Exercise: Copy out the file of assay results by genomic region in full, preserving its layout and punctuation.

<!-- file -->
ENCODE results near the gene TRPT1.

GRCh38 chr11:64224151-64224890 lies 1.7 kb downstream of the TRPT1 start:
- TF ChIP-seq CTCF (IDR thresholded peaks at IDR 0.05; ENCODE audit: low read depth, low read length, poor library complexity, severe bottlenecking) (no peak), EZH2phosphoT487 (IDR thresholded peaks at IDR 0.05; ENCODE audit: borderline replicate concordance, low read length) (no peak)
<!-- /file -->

ENCODE results near the gene TRPT1.

GRCh38 chr11:64224151-64224890 lies 1.7 kb downstream of the TRPT1 start:
- TF ChIP-seq CTCF (IDR thresholded peaks at IDR 0.05; ENCODE audit: low read depth, low read length, poor library complexity, severe bottlenecking) (no peak), EZH2phosphoT487 (IDR thresholded peaks at IDR 0.05; ENCODE audit: borderline replicate concordance, low read length) (no peak)